The Big Bo $how Ep 16: Let's Talk About Housing! What You Should Know Before You Purchase a Home

Episode Description

In episode #16 of The Big Bo $how, Big Bo (a.k.a. Jason Blumstein, CFA®, the CEO & Founder of Julius Wealth Advisors) discusses housing and home ownership. Including, the information you should know before you buy a home. The $how takes a deep dive into:

  • Why owning your home is NOT an investment
  • Helpful math to consider when deciding to buy vs. rent a home
  • People you should have in your corner during the home-buying process

Bo Knows Housing!

Hope you enjoy the $how!

Episode 16 Key Takeaways:

  • 00:00 - Should you look at your home as an investment?
  • 2:47 - How does the U.S. housing market actually work?
  • 05:11 - Investing in the U.S. housing market vs. the S&P 500: A $26 million difference.
  • 09:54 - Why the stock market is no more volatile than the housing market.
  • 11:00 - The pros and cons of owning vs. renting.
  • 14:10 - The boom-or-bust nature of leverage in home ownership. 
  • 16:19 - Should you rent or buy? Breaking down the numbers to help you decide. 
  • 24:29 - The 3 steps all home buyers should take before making a final purchasing decision.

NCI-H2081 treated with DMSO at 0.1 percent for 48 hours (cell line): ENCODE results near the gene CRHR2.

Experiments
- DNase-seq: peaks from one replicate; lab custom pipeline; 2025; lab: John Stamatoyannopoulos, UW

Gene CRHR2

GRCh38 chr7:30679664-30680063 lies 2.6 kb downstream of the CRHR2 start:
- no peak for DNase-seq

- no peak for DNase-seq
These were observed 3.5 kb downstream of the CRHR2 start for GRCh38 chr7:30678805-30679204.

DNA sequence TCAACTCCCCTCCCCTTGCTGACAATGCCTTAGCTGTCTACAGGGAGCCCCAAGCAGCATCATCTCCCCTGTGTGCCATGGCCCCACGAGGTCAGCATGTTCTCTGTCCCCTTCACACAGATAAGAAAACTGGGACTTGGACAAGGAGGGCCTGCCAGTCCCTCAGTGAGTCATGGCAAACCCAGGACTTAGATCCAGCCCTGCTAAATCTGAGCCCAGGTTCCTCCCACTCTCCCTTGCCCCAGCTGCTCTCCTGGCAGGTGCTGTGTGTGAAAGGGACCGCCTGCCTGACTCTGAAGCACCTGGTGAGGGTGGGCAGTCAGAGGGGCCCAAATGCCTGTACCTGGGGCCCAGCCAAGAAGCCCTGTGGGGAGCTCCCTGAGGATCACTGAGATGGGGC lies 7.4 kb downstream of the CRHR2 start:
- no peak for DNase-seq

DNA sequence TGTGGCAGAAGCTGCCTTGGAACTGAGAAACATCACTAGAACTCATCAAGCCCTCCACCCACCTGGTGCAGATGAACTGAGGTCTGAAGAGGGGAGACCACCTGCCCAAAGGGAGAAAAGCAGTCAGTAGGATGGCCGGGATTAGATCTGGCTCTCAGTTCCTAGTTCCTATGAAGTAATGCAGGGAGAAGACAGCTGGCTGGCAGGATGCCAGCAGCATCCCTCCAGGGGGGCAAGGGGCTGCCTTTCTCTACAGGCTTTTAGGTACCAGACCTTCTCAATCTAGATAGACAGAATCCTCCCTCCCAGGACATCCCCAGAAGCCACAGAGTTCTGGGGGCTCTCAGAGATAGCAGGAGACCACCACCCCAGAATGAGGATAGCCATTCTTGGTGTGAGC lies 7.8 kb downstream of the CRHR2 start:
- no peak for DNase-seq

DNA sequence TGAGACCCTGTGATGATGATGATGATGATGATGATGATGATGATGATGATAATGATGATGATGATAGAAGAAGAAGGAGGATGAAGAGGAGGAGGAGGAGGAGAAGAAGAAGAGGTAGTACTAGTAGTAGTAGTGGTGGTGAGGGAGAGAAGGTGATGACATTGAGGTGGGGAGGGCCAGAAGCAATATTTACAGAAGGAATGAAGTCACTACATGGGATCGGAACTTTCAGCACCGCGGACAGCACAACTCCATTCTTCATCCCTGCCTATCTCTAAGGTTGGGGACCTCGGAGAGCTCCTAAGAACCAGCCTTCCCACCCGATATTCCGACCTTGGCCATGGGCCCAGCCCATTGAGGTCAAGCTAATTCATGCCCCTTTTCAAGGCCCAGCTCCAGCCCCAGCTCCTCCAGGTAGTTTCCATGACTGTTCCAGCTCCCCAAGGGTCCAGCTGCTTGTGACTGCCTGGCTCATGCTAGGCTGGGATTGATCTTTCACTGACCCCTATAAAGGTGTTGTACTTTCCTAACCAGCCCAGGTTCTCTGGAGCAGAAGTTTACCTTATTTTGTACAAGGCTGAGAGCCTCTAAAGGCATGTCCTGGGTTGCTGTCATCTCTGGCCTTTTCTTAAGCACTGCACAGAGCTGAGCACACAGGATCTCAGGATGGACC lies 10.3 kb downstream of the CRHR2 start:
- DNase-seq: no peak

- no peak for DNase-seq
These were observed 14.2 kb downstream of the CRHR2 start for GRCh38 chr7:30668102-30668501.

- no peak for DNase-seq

• 29:33 - An objective wealth advisor's crucial role in choosing your housing situation.

Episode Transcript

All right, let's get after sweet episode 16 of The Big Bo $how It's springtime. We're sitting here in the middle of April, spring has sprung. You see, growing up in south Florida had no clue what seasons were. My dad, who was from New York and from the northeast, knew about seasons. But me being born and raised in South Florida, I had no clue. He only tells me, Florida has three seasons. Hot, hotter, and beeping Hot. Spring has become my favorite season. Why? Because it's the start of baseball season. Flowers are starting to blossom, birds are chirping, and finally we have some more weather. This springtime just gets me in a good mood. Spring also tends to be the start of what is known as housing season or home buying season, which is often a new process for many. And I've also found that when I talk with people about housing, there's a lot of misperceptions.

There's a lot of ambiguity. Unfortunately, it seems like many people go through this process blind due to the lack of financial literacy in this country. So I thought it would be very timely as we enter the home buying season with the springtime to talk about housing. So let's talk about housing. One of the biggest misperceptions that I've often heard about housing is that housing is often regarded as the best investment. A can't miss investment. So of course, I need to buy a home. Everybody always gets spoon fed from their young ages. Owning a home is quote unquote the American dream. But whenever someone tells me what, I always like to dig a little deeper and understand the why behind the what. So let's take a couple moments here to understand how the US housing market actually works. The first thing that I think many people do understand is that the US housing market, about 50% of it, and this is data from 2021, about 50% of the housing market is actually backed and owned by government sponsored entities in Fannie Mae and Freddie Mac.